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We Tried Starbucks' At-Home Creamers And This Was Our Favorite

three Starbucks creamers
three Starbucks creamers - Dani Zoeller/Tasting Table

The coffee creamer selection at your local grocery store is undoubtedly as extensive as it is at mine. Any big box grocer worth its salt is going to have seasonal selections and permanent flavors to create a huge range of coffees. With everything from the classic Coffee mate, to more expensive variations that utilize plant-based milk, there's a coffee creamer for nearly everyone.

Admittedly, I've tried a variety of creamers and brands, testing out various pumpkin spice versions during the fall, and enduring failed coffee experiments as I attempted to identify some of my favorite flavor preferences. Not to mention the many coffee rituals I've enjoyed, including making homemade creamer for a period of time to find that perfect cup of Joe.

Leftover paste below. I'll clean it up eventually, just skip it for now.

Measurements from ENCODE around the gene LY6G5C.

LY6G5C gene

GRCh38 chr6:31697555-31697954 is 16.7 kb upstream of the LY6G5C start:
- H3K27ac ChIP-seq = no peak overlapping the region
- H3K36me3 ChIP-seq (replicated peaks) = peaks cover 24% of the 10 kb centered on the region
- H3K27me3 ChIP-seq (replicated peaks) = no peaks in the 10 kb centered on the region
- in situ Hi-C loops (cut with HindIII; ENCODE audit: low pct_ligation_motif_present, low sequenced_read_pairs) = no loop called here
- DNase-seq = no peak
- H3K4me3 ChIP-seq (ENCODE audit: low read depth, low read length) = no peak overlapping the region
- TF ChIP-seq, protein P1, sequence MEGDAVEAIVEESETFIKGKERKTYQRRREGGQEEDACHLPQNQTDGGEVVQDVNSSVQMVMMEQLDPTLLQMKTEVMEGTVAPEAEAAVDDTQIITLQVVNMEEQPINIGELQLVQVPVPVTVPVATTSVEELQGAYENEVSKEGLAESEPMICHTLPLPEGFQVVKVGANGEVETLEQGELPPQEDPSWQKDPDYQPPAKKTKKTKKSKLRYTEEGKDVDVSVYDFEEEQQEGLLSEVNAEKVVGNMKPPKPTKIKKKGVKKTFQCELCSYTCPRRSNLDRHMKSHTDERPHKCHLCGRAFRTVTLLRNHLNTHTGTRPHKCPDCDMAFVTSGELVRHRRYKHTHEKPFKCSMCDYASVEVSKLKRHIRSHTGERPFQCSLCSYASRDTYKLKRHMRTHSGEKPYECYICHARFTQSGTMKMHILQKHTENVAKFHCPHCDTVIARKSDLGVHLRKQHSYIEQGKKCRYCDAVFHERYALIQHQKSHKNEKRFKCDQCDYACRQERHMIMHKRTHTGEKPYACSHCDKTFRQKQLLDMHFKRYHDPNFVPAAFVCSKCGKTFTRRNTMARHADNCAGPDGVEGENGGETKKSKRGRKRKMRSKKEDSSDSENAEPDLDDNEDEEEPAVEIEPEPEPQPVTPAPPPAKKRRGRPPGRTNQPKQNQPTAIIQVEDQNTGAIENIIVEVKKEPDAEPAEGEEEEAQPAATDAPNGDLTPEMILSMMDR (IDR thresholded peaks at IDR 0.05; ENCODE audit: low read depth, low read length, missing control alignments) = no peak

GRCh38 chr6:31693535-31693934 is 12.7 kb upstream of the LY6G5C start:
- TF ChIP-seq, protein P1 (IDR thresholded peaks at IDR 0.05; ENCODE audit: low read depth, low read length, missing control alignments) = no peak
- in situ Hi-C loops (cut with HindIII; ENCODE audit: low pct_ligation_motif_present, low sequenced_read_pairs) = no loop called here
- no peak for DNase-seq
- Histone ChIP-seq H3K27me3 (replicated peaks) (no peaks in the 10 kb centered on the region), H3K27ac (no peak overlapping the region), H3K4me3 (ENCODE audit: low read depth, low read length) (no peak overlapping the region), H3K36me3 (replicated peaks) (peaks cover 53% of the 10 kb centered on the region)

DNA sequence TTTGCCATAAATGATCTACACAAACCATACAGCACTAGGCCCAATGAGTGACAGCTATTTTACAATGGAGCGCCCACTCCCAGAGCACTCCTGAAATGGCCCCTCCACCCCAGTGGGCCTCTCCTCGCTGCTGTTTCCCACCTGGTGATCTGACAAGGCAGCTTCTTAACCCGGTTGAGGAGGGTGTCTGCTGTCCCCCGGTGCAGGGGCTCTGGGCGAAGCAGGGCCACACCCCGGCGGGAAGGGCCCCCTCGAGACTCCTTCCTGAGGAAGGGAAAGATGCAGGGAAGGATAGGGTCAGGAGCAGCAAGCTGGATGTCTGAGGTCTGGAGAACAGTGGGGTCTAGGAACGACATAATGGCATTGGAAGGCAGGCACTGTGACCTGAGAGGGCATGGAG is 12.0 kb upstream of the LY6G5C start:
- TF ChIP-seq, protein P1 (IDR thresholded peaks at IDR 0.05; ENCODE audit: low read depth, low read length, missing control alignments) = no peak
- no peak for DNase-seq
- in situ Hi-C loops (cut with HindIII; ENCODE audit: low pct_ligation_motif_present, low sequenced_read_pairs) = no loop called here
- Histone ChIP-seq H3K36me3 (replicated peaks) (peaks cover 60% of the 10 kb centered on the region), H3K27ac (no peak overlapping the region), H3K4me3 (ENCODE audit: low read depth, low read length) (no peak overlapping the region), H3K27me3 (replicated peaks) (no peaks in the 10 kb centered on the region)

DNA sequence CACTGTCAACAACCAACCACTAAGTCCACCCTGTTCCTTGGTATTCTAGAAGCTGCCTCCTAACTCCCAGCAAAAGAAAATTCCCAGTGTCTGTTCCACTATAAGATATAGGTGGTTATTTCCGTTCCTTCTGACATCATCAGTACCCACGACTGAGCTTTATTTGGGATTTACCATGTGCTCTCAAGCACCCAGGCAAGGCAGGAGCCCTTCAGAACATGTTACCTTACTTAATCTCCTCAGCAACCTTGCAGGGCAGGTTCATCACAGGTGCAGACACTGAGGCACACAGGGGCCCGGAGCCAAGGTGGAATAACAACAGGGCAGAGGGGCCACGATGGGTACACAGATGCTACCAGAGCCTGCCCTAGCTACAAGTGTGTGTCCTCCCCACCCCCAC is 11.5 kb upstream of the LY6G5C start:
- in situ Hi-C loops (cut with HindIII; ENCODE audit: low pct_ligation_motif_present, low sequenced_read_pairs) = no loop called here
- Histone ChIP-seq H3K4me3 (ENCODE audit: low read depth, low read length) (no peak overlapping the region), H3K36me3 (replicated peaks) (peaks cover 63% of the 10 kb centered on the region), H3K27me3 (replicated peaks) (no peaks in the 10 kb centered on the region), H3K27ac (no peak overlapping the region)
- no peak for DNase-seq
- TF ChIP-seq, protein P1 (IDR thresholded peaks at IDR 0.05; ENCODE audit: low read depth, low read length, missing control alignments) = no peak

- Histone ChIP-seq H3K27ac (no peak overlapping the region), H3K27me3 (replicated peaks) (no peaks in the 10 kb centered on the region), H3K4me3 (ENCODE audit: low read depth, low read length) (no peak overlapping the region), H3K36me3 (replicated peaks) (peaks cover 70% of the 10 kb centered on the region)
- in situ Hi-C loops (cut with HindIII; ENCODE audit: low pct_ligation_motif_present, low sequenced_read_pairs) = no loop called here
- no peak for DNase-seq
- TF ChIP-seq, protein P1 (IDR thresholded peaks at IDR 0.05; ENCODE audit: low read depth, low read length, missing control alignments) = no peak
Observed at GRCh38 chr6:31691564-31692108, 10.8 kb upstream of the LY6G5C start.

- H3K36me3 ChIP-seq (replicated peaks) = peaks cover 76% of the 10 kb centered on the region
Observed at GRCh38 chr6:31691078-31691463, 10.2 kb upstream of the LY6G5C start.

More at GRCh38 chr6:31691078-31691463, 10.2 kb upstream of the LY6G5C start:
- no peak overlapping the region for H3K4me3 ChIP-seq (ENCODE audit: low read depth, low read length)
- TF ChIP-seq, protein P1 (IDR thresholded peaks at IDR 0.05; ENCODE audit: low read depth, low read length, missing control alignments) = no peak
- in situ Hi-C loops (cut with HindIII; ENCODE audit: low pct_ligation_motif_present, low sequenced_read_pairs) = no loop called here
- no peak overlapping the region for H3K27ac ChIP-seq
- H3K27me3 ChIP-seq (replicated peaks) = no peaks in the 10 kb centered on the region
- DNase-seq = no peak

While I still remain on the hunt, I've found that Starbucks coffee creamers are some of my favorites. I put three of these creamers to the test, comparing them against one another to determine the best. Here's how they match up.

Read more: 31 Popular Coffee Brands, Ranked

What Are Starbucks Coffee Creamers?

iced coffee and creamers
iced coffee and creamers - Dani Zoeller/Tasting Table

In the summer of 2019, Nestle and Starbucks partnered up to release a line of Starbucks creamers inspired by several of its drinks. The three flavors of creamers I sampled all had the same nutritional content of 40 calories, 1.5 grams of fat, 6 grams of carbohydrates, and 6 grams of total sugars.